I’m not going to go into great detail about the parts of a sentence in this post. There are plenty of good sites on the web to teach you that. Just google sentence structure.
However, sentences aren’t always easy and I always reread my sentences several times to make sure my meaning is clear. And . . . → Read More: Sentences
Compound adjectives are important but I don’t think many people actually know what they are or why they’re important.
An adjective is a word that modifies a noun, for example, good man, happy child , evil villain, purple car, furry cat, hard cheese, and so on (the adjectives are in italics).
A compound adjective is . . . → Read More: Compound adjectives
Today, some words that seem to cause problems.
Then and than
Then is an indicator of time. “Then I went to the shop.”
Than is a word used for comparison. “He is heavier than her.”
Comprises, comprised of and comprising
Either, “The team is comprised of eight players and is called the Numbats”.
Or, “The . . . → Read More: Choose the right word
This one seems to cause people a lot (note, two words) of problems and I can’t understand why. The rules for using apostrophes are pretty easy.
To indicate possession
The boy’s books Bruce’s brother The cheetah’s cubs
Writing “the boy’s books” (with the apostrophe before the s) means the books belonging to one, particular boy.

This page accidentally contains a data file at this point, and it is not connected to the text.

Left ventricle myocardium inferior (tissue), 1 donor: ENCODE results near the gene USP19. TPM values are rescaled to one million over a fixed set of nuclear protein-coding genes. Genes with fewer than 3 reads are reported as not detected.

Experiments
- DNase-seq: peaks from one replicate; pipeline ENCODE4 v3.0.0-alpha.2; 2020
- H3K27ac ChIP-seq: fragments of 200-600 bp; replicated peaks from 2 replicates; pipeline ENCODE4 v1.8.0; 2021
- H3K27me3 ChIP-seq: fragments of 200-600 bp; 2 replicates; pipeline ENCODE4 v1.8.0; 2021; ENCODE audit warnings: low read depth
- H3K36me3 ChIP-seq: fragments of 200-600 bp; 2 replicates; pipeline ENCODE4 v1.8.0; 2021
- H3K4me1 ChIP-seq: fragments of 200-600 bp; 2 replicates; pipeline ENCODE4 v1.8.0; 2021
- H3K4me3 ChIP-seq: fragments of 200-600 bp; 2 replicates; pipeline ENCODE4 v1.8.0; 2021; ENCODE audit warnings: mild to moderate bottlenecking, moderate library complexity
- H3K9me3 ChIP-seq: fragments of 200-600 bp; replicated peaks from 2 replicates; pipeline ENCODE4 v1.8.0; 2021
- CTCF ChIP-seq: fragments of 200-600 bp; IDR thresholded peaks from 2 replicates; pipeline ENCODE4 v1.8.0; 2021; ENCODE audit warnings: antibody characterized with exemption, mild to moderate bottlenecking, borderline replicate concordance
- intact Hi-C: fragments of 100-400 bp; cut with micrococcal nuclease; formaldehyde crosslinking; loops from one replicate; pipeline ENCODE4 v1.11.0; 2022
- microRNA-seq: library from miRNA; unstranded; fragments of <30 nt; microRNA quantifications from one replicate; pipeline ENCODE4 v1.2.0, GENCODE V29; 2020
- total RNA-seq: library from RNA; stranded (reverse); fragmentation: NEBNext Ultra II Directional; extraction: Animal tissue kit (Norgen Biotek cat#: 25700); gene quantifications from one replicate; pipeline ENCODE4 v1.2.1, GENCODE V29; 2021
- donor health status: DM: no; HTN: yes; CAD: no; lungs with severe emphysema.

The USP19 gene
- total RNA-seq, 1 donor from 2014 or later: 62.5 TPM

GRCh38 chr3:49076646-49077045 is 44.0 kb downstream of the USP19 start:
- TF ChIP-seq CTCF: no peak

. . . → Read More: The pesky apostrophe
This one confuses a lot of people. Consider the following sentence:
Eric plays the guitar better than I/me.
What is the correct word? It’s I although most people would probably choose me. Let me show you why.
Extend the sentence a bit to include the words that are inferred.
Eric plays the guitar better than . . . → Read More: I or me?
Who and whom
Here is a simple test to see which to use.
Silently replace the word who or whom with he or him to see which sounds better. He is the equivalent of who (subjective) and him is the equivalent of whom (objective).
For instance, if you want to pick which is correct for the following sentence:
“Who/Whom should I . . . → Read More: For whom the blog tolls – lesson 2
I’ve been trying to work out just why certain grammatical errors annoy me so much. I think it’s because I see mucking up simple grammar as being particularly lazy. Many of the rules of grammar I’ll post over the coming weeks are logical. If you think about what you’re writing, the correct usage should usually . . . → Read More: English Poor English (EPE, almost the FOF)